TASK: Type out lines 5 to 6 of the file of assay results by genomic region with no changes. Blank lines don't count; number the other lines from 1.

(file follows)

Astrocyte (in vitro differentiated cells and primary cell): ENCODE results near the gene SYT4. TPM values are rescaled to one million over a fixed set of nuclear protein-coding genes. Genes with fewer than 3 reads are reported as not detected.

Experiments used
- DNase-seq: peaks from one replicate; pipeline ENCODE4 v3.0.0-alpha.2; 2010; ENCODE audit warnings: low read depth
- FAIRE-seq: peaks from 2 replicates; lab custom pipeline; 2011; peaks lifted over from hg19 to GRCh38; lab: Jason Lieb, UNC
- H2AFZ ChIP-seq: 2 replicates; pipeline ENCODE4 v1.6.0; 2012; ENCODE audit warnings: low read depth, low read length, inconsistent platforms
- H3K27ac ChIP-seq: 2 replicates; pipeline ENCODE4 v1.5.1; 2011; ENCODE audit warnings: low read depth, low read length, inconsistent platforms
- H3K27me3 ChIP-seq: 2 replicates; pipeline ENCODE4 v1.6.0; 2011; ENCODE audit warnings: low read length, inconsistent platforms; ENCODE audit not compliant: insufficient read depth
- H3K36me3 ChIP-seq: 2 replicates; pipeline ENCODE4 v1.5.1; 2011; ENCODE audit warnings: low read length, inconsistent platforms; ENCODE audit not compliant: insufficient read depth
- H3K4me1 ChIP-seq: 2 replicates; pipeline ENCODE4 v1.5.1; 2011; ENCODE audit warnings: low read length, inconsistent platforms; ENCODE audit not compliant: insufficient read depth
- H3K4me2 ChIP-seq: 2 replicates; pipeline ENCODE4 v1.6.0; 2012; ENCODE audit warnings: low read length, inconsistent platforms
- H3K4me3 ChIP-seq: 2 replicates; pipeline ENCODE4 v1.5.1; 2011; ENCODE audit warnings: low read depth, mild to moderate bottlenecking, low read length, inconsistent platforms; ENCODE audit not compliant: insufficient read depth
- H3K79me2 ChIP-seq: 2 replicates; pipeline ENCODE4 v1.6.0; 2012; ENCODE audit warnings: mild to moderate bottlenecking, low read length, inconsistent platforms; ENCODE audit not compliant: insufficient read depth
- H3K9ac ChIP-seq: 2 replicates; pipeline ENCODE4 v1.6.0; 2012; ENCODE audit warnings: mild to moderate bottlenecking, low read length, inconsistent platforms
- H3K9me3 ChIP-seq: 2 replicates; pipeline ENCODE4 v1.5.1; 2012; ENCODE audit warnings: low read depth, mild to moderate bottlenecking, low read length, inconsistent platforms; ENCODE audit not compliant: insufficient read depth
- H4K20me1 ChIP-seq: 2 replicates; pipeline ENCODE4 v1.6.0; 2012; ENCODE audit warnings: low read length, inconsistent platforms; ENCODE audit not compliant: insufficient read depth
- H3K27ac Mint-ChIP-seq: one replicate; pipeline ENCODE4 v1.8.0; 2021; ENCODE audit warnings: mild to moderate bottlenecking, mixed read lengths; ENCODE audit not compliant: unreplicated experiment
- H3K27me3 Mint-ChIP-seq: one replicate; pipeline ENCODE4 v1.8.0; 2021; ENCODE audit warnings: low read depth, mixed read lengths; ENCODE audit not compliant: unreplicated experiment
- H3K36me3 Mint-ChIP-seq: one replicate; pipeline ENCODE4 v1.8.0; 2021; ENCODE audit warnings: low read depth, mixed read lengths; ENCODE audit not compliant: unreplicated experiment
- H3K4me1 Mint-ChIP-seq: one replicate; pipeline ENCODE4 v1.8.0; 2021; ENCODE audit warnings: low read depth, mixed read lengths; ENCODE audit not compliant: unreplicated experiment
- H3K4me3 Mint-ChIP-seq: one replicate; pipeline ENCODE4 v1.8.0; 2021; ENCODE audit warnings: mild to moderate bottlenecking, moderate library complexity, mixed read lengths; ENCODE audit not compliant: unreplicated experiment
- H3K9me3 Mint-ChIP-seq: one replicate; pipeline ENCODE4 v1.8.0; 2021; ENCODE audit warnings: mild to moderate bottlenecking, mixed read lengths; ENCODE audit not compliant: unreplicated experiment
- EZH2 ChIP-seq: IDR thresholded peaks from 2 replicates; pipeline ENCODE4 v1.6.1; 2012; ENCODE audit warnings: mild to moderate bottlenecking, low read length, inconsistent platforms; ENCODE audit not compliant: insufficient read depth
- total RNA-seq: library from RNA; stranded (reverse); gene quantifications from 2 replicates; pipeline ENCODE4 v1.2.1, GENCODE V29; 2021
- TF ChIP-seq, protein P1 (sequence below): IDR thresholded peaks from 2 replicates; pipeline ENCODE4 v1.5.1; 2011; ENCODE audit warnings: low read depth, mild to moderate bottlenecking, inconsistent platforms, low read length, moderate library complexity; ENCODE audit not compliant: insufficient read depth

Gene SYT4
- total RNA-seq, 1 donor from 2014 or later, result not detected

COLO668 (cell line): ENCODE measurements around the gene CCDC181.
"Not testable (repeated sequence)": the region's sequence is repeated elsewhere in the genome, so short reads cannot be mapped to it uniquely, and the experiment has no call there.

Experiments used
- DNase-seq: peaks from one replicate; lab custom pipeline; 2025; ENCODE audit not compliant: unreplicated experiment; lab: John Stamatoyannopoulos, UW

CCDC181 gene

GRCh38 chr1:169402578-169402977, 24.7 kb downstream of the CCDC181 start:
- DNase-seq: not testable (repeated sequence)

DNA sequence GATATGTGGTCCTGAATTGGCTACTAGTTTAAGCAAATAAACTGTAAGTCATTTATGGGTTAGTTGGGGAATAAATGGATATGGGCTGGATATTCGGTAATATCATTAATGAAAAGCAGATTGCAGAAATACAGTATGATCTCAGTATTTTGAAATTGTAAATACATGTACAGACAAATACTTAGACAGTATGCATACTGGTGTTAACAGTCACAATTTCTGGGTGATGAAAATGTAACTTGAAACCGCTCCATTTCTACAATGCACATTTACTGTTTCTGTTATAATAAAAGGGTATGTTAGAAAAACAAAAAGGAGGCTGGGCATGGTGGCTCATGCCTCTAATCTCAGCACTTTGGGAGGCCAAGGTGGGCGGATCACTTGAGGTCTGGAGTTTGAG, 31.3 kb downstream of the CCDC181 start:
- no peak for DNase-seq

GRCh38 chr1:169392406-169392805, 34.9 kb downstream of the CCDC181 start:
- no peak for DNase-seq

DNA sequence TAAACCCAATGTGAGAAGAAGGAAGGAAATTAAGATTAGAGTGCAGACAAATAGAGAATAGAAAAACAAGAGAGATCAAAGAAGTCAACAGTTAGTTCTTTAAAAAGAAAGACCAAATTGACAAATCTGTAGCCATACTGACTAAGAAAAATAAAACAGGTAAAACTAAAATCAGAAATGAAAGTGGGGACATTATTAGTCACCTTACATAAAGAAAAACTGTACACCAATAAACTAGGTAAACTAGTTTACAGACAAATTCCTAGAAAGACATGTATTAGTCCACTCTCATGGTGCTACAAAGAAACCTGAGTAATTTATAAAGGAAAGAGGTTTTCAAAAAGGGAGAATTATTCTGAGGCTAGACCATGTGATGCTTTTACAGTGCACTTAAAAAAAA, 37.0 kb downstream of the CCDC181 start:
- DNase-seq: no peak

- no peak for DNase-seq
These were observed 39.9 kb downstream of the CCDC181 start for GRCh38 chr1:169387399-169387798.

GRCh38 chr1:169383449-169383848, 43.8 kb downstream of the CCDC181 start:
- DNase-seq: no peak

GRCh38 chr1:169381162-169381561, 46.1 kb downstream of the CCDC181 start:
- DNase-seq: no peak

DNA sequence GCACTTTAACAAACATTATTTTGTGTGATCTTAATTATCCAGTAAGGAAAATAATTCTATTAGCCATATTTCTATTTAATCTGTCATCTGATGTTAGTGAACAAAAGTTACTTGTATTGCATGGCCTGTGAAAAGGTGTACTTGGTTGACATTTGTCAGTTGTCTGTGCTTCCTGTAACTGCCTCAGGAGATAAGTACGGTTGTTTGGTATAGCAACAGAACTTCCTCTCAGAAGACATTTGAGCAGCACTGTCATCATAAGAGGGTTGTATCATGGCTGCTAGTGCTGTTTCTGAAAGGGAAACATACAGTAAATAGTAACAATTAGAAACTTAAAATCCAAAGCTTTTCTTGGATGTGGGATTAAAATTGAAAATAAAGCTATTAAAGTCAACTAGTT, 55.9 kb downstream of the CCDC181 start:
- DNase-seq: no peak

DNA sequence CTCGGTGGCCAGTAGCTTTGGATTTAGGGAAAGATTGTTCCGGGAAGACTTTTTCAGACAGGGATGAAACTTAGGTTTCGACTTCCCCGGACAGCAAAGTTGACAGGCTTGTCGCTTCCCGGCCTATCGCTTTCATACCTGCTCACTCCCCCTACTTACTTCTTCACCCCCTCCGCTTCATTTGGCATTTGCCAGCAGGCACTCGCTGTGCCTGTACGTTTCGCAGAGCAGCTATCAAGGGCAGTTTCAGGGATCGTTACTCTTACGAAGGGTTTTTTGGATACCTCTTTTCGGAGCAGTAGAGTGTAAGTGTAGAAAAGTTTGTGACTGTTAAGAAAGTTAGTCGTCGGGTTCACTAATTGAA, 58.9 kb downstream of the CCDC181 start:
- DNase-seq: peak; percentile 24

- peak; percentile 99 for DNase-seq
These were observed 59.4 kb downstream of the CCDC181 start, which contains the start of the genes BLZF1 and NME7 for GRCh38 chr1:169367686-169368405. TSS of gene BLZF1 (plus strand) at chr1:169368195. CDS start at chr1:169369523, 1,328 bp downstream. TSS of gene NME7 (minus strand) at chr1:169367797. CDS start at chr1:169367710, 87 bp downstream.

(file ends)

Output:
- H2AFZ ChIP-seq: 2 replicates; pipeline ENCODE4 v1.6.0; 2012; ENCODE audit warnings: low read depth, low read length, inconsistent platforms
- H3K27ac ChIP-seq: 2 replicates; pipeline ENCODE4 v1.5.1; 2011; ENCODE audit warnings: low read depth, low read length, inconsistent platforms